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SAN JOSE, Calif. (AP) — Arwin Buditom guards some of the most successful high-tech firms in America. Joseph Farfan keeps their heat, air and electric systems humming. But these workers and tens of thousands like them who help fuel the Silicon Valley’s tech boom can’t even make ends meet anymore. Buditom rooms with his sister an hour’s drive from work. Farfan gets his groceries at a food pantry.

“It’s unbelievable until you’re in the middle of it,” Farfan said, standing in line at the Sacred Heart Community Center in San Jose for free pasta, rice and vegetables. “Then the reality hits you.”

Silicon Valley is entering a fifth year of unfettered growth. The median household income is $90,000, according to the Census Bureau. The average single-family home sells for about $1 million. The airport is adding an $82 million private jet center.

But the river of money flowing through this 1,800-square-mile peninsula, stretching from south of San Francisco to San Jose, has also driven housing costs to double in the past five years while wages for low- and middle-skilled workers are stagnant. Nurses, preschool teachers, security guards and landscapers commute for hours from less-expensive inland suburbs.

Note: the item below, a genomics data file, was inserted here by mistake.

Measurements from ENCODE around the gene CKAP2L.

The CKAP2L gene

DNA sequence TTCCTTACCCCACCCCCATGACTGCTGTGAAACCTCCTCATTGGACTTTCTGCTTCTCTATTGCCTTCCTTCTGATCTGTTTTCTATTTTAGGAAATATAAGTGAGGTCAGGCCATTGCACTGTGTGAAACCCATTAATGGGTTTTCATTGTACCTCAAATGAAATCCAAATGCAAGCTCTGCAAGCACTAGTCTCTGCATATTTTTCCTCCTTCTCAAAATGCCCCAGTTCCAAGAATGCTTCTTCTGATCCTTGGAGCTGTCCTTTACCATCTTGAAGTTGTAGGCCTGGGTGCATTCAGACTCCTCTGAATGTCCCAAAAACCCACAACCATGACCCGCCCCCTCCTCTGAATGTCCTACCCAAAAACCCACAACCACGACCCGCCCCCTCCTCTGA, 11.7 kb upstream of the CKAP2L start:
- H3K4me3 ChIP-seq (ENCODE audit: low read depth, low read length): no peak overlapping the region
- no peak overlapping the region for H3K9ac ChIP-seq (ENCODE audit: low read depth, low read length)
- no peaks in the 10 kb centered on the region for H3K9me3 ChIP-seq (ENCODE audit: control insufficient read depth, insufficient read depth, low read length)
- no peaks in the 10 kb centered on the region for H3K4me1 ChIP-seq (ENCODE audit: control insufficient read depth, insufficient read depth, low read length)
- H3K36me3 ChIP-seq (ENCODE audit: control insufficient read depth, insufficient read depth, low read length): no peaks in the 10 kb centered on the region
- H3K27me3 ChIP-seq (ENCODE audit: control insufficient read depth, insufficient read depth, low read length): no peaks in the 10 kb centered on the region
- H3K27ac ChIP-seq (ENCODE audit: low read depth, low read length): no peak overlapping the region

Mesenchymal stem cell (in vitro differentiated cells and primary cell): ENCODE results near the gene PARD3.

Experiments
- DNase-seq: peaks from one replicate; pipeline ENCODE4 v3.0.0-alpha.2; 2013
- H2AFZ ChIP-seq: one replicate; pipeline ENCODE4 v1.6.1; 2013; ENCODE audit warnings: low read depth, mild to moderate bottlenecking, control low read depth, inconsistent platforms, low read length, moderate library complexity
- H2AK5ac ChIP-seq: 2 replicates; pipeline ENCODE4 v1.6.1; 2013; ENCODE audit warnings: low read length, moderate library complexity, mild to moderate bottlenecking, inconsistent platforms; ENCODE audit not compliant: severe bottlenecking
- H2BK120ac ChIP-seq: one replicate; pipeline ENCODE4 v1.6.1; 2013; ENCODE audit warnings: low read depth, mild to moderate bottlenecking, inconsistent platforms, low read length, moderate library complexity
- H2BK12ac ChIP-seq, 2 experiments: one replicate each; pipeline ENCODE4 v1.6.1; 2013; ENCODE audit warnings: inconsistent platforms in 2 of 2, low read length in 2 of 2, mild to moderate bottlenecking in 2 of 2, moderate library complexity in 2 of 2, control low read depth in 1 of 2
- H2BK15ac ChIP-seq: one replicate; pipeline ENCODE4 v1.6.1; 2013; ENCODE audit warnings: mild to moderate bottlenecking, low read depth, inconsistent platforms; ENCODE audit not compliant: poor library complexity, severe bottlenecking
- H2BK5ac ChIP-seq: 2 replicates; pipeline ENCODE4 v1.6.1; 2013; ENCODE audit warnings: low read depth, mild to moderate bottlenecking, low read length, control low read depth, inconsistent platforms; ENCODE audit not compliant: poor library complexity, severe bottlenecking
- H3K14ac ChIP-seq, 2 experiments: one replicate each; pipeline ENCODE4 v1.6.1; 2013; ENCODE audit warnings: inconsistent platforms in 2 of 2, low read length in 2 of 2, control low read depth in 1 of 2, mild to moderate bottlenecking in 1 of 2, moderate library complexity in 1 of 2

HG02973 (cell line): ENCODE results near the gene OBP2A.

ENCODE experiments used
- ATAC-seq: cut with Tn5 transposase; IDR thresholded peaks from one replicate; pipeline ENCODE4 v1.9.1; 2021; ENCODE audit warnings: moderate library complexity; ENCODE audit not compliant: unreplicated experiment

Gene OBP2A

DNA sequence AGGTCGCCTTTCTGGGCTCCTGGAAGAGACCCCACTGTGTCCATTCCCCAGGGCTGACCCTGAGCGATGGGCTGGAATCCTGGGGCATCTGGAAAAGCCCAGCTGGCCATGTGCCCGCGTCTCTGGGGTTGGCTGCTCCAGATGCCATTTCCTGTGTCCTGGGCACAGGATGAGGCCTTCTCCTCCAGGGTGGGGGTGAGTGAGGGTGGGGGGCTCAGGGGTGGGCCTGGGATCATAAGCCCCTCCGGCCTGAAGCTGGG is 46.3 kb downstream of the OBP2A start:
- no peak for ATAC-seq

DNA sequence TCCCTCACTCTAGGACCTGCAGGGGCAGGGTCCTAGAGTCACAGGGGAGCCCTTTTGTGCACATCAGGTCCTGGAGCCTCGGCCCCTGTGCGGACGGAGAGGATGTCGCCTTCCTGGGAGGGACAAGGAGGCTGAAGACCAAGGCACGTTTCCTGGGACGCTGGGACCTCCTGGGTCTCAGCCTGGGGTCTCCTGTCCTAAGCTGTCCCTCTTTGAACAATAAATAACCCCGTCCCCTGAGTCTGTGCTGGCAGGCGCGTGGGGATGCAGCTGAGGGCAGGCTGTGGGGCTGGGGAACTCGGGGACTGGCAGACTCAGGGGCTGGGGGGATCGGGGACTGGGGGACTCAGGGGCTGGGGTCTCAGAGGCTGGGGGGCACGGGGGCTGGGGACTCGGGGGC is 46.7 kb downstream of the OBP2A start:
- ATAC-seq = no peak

Now the widening income gap between the wealthy and those left behind is sparking debate, anger and sporadic protests.

“F… the 1%” and other rants were spray-painted last month on walls, garages and a car in the Silicon Valley town of Atherton, home to many top tech CEOs that Forbes magazine last year called the nation’s most expensive community. In Cupertino, security guards rallied outside Apple’s shareholder meeting on Feb. 28 demanding better wages. “What’s the matter with Silicon Valley? Prosperity for some, poverty for many. That’s what,” read their banner.

Farfan, 44, a native of the valley, said he figured he must be mismanaging his $23-an-hour salary to be struggling with what seemed like a decent paycheck. But when he met with financial counselors, they told him there was nothing left to cut except groceries because rent, child support and transportation expenses were eating away the rest of his money.

Buditom, also 44, said the reality of working for some of the nation’s richest companies has sapped his belief in the American dream. For the past four years, he has been living in his sister’s apartment, commuting an hour in stop-and-go traffic for a $13-an-hour security job.

“I’m so passed over by the American dream, I don’t even want to dream it anymore,” said Buditom, who immigrated from Indonesia 30 years ago. “It’s impossible to get ahead. I’m just trying to survive.”

From the White House to the Vatican to the world’s business elite, the growing gap between the very wealthy and everyone else is seizing agendas. Three decades ago, Americans’ income tended to grow at roughly similar rates, no matter how much they made. But since about 1980, income has grown most for the top earners. For the poorest 20 percent of families, it’s dropped.

A study last month by the Brookings